I see my life with Maria as a series of chapters. Our life is like a big, rich book, one chapter after another. Each one is a rebirth; every chapter is different from the others.
We never stay still, somehow and that is how we like it. Life obliges.
I’m lucky to have a blog to record these chapters; I always say the blog is my living memoir. And my life in the country is fertile ground.
I’m not into nostalgia, but I miss Jean’s Place, it was very special to me, and still is. But I don’t get there much now.
Right now is the Ukraine chapter and how it is shaping our feelings and lives. And the Mansion and Bishop Maginn and Leica and Health Chapter. My life is a wheel, it turns and turns.
A couple of years ago, when the Pandemic erupted, it was the Jean’s Diner chapter. Jean’s will always hold a special place in my heart. In a word or two, this is why I love living in the country.
I fell in love with this charismatic and iconic diner in the middle of the once proud town of Hoosick Falls, now making a slow, difficult comeback.
I fell in love with Jean’s; it was where I learned how to order an Egg N’Cheese sandwich, something I no longer ever order or eat.
I loved Kelsey, the difficult daughter, and Kevin and Kelly, who made their diner a loved and cherished institution in the town.
Keven and Kelly are brother and sister, they work like demons, make great food, and their hearts are huge and giving. They make the best muffins I have ever had (no, I can’t eat those anymore either.)
I tried to help out when the pandemic struck and the diner was in trouble. I started writing about their takeout service, their excellent food – breakfast, lunch, and dinners – and we set up a regular catering arrangement with the Mansion, which stopped when Kelly and Kevin both had some health issues.
The townspeople rallied to their diner and hung in there with them.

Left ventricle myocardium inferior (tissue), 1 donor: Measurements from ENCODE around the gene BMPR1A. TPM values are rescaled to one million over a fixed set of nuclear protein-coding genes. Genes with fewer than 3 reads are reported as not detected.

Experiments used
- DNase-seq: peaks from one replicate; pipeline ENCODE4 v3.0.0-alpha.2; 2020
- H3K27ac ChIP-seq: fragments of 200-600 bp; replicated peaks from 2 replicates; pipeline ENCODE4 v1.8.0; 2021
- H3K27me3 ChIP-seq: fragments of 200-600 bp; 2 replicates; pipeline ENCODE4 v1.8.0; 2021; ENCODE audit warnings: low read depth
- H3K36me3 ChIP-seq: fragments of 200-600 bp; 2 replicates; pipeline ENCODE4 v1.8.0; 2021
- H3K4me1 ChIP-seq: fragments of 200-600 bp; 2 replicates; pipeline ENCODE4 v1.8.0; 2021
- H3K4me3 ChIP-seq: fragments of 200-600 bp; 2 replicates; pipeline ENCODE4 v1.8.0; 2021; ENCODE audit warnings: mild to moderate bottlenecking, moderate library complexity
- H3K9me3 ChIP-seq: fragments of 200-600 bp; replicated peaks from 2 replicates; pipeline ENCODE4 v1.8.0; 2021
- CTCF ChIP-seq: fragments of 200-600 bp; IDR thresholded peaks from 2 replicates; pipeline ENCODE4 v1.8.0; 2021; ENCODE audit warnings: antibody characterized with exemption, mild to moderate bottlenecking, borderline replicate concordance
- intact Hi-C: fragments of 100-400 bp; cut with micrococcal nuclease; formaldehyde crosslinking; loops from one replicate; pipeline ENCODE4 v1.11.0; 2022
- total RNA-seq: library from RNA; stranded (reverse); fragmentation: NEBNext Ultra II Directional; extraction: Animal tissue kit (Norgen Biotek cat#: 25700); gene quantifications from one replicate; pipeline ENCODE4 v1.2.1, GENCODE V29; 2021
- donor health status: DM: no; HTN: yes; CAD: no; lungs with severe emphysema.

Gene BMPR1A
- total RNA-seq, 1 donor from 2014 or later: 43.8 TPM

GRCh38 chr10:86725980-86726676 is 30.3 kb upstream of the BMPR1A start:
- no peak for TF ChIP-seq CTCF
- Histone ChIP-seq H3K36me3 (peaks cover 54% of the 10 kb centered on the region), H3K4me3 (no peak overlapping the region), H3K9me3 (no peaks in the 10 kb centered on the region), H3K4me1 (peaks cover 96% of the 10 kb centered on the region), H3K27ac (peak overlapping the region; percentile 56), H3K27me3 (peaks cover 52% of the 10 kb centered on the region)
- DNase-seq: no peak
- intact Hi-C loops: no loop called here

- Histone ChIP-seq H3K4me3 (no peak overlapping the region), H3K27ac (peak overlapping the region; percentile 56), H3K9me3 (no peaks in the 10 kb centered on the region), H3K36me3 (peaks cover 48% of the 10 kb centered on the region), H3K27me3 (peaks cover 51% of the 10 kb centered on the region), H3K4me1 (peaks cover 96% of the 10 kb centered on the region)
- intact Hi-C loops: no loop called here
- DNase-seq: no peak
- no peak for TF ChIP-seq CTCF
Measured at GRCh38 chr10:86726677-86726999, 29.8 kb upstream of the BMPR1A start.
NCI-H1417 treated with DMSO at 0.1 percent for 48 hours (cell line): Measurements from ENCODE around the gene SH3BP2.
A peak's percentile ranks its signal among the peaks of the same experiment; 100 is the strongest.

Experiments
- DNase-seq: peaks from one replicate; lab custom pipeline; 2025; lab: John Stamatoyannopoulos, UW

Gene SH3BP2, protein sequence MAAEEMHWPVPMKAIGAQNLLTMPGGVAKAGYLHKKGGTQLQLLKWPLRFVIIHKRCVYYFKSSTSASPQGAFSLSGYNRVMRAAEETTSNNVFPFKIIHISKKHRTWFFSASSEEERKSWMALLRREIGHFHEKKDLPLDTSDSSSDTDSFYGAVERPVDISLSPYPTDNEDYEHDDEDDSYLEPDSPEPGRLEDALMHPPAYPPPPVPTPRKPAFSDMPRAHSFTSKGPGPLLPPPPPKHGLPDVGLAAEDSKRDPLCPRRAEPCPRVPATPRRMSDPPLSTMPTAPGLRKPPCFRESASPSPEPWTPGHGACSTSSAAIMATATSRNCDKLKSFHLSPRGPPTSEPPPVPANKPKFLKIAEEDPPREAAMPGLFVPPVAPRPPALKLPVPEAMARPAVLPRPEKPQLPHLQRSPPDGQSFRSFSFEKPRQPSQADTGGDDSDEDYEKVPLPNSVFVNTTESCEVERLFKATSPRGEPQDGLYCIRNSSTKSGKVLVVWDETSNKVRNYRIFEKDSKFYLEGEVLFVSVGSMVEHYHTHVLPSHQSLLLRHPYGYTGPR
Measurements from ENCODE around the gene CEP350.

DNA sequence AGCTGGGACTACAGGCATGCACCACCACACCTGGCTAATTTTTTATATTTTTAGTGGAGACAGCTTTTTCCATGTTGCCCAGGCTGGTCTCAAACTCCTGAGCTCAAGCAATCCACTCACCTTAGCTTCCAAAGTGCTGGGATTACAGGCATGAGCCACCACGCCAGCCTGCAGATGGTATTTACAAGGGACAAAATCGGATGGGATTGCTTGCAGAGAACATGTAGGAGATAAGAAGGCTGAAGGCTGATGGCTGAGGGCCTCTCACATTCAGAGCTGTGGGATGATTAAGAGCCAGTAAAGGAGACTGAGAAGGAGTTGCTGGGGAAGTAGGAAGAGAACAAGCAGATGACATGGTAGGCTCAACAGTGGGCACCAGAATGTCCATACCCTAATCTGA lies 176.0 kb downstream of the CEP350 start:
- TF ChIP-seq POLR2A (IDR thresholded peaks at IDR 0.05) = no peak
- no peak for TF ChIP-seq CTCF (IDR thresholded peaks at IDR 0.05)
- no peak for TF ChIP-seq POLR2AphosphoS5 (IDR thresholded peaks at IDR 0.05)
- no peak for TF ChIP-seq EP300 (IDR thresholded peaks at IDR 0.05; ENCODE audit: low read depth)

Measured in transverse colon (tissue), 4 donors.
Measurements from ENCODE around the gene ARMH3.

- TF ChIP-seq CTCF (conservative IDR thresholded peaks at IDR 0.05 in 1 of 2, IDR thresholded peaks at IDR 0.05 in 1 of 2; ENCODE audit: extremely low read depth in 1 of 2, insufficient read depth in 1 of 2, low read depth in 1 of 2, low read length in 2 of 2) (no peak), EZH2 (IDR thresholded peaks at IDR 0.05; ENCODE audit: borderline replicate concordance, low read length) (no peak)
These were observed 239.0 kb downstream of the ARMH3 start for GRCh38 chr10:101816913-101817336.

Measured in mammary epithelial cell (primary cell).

The Pandemic eased, the restaurant survived, and I moved on. Someone once wrote that I am a person of many passions.
She meant it as an insult, but I took it as a great compliment. It is very accurate, and it’s one of the things I most love about my life.
Things have changed since we were last there. There are no more dinners (food and transport prices are too high for Hoosick Falls). Kelsey is gone; I don’t know where.
Kelly is still trying to get her hip replaced; Kevin recovered from a severe illness. The staff has changed.
There is a spanking new menu, and breakfast was great. Nobody is wearing masks anymore, which is a great relief to staff and customers. This is Trump country.
Inside, everything looks the same, from the menu board to the big “Support Our Troops” sign behind the counter.
Maria’s pancakes were excellent, although I don’t eat those anymore either. I had scrambled eggs on plain wheat toast.
Jean’s doesn’t change, not at the core.
The waitresses know everybody who comes in and have their coffee out before sitting down (they remembered how I took my decaf). The old farmers and their friends love to gather there for lunch and sit at the counter and gossip.
Everybody knows who is well and who is sick and who is cheating on their spouses.
I will talk to Kevin again about catering lunch at the Mansion once Kelly gets her hip straightened out.
But we are different than we were two years ago, and Jean’s is pretty much the same. That’s the thing about chapters. They are constantly changing.
I am still in love with the place and feel at home there, even if I will always be an outsider there. The counter is primarily full of big, strong men who know one another. I’m not in the club.
One day I’ll figure out where Kelsey has gone, although as I think about it, I probably never will. I miss her, we had a true connection in spirit. She was my Jean’s Place Wonder Woman, the Queen Of Attitude.
There is no one like Kelsey. If she moved on, it was for a good reason.
She did message me once to say hello and told me leaving was for the best, she won’t be coming back.
I don’t think Maria ever loved Jean’s quite as much as I did, but the mention of their pancakes is always enough to get her to go. Even though I wasn’t one of them, I had the feeling everyone there is an outsider in one way or the other.
My diet has changed drastically, so has my relationship with food. I miss those buttery egg sandwiches and bacon; the Mayo Clinic wouldn’t be too happy with the menu options.
I don’t really like eating that very good food anymore.
But I always feel when I go there that I have stepped into the true heart of America, and even if I can’t join, and if this culture is fading away, it’s a special thing to see.
The place is iconic, precious. It ought to be shipped to the Smithsonian in one piece and preserved in the lobby.
I’m glad this chapter hasn’t closed completely.